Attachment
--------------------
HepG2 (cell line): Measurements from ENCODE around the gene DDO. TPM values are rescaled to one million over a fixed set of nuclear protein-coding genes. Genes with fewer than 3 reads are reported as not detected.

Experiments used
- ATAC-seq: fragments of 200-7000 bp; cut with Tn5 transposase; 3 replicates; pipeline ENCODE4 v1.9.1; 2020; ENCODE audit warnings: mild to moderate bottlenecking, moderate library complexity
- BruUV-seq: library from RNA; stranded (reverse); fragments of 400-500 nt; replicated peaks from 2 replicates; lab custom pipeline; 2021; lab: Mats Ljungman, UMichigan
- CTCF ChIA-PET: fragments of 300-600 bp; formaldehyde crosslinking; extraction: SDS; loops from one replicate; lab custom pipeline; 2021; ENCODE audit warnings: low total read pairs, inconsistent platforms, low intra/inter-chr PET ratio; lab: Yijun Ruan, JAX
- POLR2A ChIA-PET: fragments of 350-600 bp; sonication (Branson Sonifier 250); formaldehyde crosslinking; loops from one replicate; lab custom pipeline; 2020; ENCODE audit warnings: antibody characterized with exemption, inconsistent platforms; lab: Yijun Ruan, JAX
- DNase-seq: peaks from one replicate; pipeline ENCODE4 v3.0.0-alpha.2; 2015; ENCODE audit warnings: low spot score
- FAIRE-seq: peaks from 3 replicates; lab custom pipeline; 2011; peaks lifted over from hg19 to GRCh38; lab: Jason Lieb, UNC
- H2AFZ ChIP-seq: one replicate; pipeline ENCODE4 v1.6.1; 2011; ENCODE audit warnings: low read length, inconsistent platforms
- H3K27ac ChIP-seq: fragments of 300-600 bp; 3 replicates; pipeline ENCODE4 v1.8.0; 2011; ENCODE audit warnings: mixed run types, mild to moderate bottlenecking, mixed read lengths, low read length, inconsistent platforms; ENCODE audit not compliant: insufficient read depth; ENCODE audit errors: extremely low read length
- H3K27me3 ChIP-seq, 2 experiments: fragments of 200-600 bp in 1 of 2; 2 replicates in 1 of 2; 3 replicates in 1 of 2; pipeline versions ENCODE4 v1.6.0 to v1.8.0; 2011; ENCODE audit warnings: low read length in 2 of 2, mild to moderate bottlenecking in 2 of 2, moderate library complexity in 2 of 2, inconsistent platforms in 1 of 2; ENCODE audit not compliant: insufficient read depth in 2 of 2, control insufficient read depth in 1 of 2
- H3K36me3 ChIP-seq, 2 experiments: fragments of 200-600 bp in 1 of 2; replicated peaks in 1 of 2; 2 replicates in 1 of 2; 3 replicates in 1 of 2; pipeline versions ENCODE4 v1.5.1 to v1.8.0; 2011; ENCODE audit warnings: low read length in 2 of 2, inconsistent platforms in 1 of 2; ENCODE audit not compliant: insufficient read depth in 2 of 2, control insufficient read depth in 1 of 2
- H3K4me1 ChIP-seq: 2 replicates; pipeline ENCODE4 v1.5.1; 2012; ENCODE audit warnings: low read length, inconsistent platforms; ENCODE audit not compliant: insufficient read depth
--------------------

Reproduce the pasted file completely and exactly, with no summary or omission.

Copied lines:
HepG2 (cell line): Measurements from ENCODE around the gene DDO. TPM values are rescaled to one million over a fixed set of nuclear protein-coding genes. Genes with fewer than 3 reads are reported as not detected.

Experiments used
- ATAC-seq: fragments of 200-7000 bp; cut with Tn5 transposase; 3 replicates; pipeline ENCODE4 v1.9.1; 2020; ENCODE audit warnings: mild to moderate bottlenecking, moderate library complexity
- BruUV-seq: library from RNA; stranded (reverse); fragments of 400-500 nt; replicated peaks from 2 replicates; lab custom pipeline; 2021; lab: Mats Ljungman, UMichigan
- CTCF ChIA-PET: fragments of 300-600 bp; formaldehyde crosslinking; extraction: SDS; loops from one replicate; lab custom pipeline; 2021; ENCODE audit warnings: low total read pairs, inconsistent platforms, low intra/inter-chr PET ratio; lab: Yijun Ruan, JAX
- POLR2A ChIA-PET: fragments of 350-600 bp; sonication (Branson Sonifier 250); formaldehyde crosslinking; loops from one replicate; lab custom pipeline; 2020; ENCODE audit warnings: antibody characterized with exemption, inconsistent platforms; lab: Yijun Ruan, JAX
- DNase-seq: peaks from one replicate; pipeline ENCODE4 v3.0.0-alpha.2; 2015; ENCODE audit warnings: low spot score
- FAIRE-seq: peaks from 3 replicates; lab custom pipeline; 2011; peaks lifted over from hg19 to GRCh38; lab: Jason Lieb, UNC
- H2AFZ ChIP-seq: one replicate; pipeline ENCODE4 v1.6.1; 2011; ENCODE audit warnings: low read length, inconsistent platforms
- H3K27ac ChIP-seq: fragments of 300-600 bp; 3 replicates; pipeline ENCODE4 v1.8.0; 2011; ENCODE audit warnings: mixed run types, mild to moderate bottlenecking, mixed read lengths, low read length, inconsistent platforms; ENCODE audit not compliant: insufficient read depth; ENCODE audit errors: extremely low read length
- H3K27me3 ChIP-seq, 2 experiments: fragments of 200-600 bp in 1 of 2; 2 replicates in 1 of 2; 3 replicates in 1 of 2; pipeline versions ENCODE4 v1.6.0 to v1.8.0; 2011; ENCODE audit warnings: low read length in 2 of 2, mild to moderate bottlenecking in 2 of 2, moderate library complexity in 2 of 2, inconsistent platforms in 1 of 2; ENCODE audit not compliant: insufficient read depth in 2 of 2, control insufficient read depth in 1 of 2
- H3K36me3 ChIP-seq, 2 experiments: fragments of 200-600 bp in 1 of 2; replicated peaks in 1 of 2; 2 replicates in 1 of 2; 3 replicates in 1 of 2; pipeline versions ENCODE4 v1.5.1 to v1.8.0; 2011; ENCODE audit warnings: low read length in 2 of 2, inconsistent platforms in 1 of 2; ENCODE audit not compliant: insufficient read depth in 2 of 2, control insufficient read depth in 1 of 2
- H3K4me1 ChIP-seq: 2 replicates; pipeline ENCODE4 v1.5.1; 2012; ENCODE audit warnings: low read length, inconsistent platforms; ENCODE audit not compliant: insufficient read depth